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Freed to be a Slave

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Freed to Be a Slave (1 Corinthians 9:19-23)

The gospel is filled with paradoxes. To live you must die. To be filled you must be empty. To be exalted you must be humble. To be the chief one must be a servant. Paul touched on one such apparent contradiction in 1 Corinthians 9:19. The Christian is free from all people but a voluntary slave to all people. The motive for this voluntary servitude is to win more for Christ. The Christian willingly surrenders personal freedom to attract non-Christians to Christ and the gospel. The Christian accommodates himself/ herself to the race, customs, and peculiarities of other people to advance the gospel. The Christian chooses to be enslaved to the needs of others to bring them to Christ.

The Authentic Christian Experiences Liberation

You can know the reality of freedom. Paul asked, "Am I not free?" (v. 1). It is an axiom of Christianity that Jesus Christ emancipates, frees. The scope of that freedom is, "all things," "all persons." The Christian is extricated from all entangling ties. The believer is free from all ultimate dependence on other people. The Christian is free from guilt of the past, the tyranny of sin's power in the present, and fear of judgment in the future. The Christian is free from the written law code of God (Eph. 2:15). The Christian is free from every human being in a direct relationship with God. Paul experienced and you should experience the gospel as an exhilarating freedom.

You should know the reversal of that freedom. "I make myself a slave to everyone" (v. 19). You cannot surrender what you never really had. The Christian is actually free but deliberately becomes a slave to others. The Christian, while free, nevertheless serves others in love (Gal. 5:13), bears with the failings of the weak (Rom. 15:1), and even washes the feet of the disciples (John 13:12). While free from all things and all people, the Christian submits himself to others.

You should know the reason for this reversal. The Christian does not serve others out of a weak self-image or a guilt trip. The believer serves others with a very precise goal— to win more people to Christ than otherwise would be possible. We do not practice service for service's sake. We submit in order to win people to Christ.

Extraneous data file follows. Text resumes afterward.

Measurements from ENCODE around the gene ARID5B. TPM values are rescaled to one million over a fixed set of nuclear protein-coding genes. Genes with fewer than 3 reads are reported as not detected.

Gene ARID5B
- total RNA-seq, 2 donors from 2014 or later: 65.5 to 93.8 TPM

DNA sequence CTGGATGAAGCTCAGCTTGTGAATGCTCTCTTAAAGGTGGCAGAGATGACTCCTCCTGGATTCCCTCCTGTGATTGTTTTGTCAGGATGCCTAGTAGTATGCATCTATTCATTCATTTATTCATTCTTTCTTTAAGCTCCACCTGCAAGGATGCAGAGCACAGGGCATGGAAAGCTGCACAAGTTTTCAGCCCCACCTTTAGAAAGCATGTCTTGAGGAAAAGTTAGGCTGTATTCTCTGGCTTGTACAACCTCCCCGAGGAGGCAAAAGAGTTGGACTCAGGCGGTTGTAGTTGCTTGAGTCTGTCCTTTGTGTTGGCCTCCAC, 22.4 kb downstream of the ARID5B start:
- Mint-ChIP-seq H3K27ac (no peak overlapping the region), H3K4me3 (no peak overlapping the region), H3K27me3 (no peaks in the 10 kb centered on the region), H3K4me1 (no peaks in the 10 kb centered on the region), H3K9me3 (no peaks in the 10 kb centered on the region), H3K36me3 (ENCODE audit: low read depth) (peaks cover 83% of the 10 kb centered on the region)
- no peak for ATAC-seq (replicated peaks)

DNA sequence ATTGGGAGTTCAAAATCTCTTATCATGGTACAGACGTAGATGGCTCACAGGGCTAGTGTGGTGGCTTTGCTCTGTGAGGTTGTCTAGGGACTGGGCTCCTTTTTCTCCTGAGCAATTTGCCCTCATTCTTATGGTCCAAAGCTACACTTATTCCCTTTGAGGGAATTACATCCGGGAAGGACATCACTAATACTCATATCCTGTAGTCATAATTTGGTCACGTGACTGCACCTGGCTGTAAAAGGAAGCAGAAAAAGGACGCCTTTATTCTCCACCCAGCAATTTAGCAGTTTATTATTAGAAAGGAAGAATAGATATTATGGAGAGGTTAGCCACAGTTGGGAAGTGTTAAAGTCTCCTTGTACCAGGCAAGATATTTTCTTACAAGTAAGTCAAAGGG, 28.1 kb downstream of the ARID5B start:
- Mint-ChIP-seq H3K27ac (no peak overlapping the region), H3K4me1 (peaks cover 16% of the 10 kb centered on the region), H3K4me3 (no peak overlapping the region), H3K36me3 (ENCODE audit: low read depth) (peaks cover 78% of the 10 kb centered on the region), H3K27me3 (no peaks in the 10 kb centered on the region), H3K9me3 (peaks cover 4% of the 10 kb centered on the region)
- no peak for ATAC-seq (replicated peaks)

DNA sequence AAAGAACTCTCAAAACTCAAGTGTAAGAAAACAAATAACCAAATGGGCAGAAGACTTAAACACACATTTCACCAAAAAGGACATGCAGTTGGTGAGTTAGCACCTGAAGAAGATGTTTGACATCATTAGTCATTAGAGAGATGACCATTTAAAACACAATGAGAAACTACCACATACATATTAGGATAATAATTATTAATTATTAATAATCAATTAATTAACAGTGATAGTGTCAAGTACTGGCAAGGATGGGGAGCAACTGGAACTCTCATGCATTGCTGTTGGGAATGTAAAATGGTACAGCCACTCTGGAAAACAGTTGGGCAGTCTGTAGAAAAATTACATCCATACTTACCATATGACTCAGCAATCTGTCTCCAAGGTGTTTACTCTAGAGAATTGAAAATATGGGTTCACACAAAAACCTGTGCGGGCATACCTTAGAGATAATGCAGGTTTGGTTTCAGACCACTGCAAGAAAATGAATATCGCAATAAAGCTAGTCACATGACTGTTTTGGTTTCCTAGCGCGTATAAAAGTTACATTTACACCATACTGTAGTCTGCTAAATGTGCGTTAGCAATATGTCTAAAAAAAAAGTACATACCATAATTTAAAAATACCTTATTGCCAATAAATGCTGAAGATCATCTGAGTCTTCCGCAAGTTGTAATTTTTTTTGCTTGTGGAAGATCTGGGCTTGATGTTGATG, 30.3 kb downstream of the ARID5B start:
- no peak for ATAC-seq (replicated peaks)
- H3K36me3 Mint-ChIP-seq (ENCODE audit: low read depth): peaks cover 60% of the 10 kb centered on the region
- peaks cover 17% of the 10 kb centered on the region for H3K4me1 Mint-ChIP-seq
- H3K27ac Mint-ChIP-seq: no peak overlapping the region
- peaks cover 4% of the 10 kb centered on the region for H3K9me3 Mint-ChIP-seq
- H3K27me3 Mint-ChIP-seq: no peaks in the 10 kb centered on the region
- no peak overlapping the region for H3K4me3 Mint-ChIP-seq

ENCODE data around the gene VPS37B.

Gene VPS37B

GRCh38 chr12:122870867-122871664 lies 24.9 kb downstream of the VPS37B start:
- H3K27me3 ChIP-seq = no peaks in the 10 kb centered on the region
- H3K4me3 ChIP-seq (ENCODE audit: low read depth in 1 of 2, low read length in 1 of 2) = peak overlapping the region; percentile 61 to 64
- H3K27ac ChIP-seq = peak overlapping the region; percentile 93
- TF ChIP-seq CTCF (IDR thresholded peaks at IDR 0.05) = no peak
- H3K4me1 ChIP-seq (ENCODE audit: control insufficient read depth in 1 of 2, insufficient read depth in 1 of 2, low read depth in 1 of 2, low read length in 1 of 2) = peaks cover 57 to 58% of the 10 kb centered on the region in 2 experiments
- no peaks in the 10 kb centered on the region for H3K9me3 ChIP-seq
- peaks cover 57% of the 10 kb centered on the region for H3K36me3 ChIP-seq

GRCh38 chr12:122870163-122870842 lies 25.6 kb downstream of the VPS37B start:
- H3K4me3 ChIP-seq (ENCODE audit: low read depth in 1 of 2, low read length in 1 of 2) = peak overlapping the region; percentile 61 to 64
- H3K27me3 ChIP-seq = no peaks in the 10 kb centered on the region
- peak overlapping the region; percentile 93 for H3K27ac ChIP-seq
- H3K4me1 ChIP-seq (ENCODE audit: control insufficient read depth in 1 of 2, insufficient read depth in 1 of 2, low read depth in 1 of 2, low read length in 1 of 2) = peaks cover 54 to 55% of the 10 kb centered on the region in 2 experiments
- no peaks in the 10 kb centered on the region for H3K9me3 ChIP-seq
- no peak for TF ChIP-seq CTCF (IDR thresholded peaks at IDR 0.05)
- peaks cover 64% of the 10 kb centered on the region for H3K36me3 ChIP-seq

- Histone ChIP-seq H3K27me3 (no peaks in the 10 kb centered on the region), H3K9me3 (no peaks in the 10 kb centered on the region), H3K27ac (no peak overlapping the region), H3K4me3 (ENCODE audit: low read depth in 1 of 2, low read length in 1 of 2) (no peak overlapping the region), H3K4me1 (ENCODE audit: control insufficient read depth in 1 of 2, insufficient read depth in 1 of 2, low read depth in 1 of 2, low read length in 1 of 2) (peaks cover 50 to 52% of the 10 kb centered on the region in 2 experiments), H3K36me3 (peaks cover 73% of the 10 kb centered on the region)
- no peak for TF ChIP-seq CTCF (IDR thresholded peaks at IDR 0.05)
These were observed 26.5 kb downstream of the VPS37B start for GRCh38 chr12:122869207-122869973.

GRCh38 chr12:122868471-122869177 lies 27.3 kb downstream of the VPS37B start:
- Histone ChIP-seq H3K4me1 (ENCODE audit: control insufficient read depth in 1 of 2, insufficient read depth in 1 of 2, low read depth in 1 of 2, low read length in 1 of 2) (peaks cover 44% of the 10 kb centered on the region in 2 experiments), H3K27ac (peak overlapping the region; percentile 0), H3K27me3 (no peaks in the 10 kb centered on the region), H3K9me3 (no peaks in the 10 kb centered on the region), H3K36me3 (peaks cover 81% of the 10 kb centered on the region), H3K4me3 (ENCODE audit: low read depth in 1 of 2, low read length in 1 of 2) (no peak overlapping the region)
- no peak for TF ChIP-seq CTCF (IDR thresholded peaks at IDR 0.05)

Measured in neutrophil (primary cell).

The Liberated Christian Practices Accommodation

In order to win many to Christ, you may accommodate yourself to the tradition, religion, and even the superstition of others. Paul gives tangible evidence of his willingness to surrender rights, to adjust behavior, and to bend his life-style to reach others with the gospel.

You may accommodate yourself to tradition. "To the Jews became like a Jew" (v. 20). Paul had been freed from the narrow, cramping, confining trivia of Jewish religious tradition. He was so free he felt as if he had lost a dead body tied to his very back (Rom. 7). Judaism was no longer real to him, but he would have dumped certain Jewish traditions to win a Jew to Christ. Thus, Paul was willing to circumcise Timothy (Acts 13:3), shave his head as a Jewish vow (18:18), or join four Jews in a temple ceremony by paying for their sacrifice (Acts 21:17-26). Although he was free, Paul subjected himself to personally repugnant religious customs to reach others for Christ.

You may accommodate yourself to religion. When Paul desired to win those who kept the strict code of Moses, he observed the details of the law. He did this even though he was dead to the law (Rom. 7:4), knew the law was abolished (Eph. 2:15), and cancelled by being nailed to the cross (Col. 2:14). On the other hand, when Paul was with pagans who had no written law from God, he lived as if there were no written law. He quoted pagan poets, took as his text a pagan inscription, and appealed to nature and common sense. He even changed his own name from the Hebrew Saul to the Greek Paul in order to connect with the pagan world (Acts 13).

You may accommodate yourself to superstition. "To the weak I became weak" (1 Cor. 9:22). To those who abstain from certain foods, beverages, and days out of superstitious scruples, Paul adapted his personal behavior. Even though he was free to eat, drink, or do anything moral on any day he bent to the needs of the timid and half-enlightened. He had the right to give up his rights.

The Genuine Believer Shapes Life for the Gospel's Sake

Paul enlarges his frame of reference. He not only does some things but all things for the sake of the gospel. He decided where he goes, with whom he spends his time, when he does things, and how he does them—only as this is measured by impact on the gospel.

This willingness is not unrelated to personal salvation. Paul spends everything on the gospel in order that he "share in its blessings" (v. 23). It is necessary to live for the gospel in order to be a partaker of the gospel. If you refuse to accommodate yourself to anything or anyone for the gospel, you give evidence that you have no share in the gospel. Where does your life bend for the sake of the gospel? It must bend indeed if you partake of the personal blessings of the gospel.

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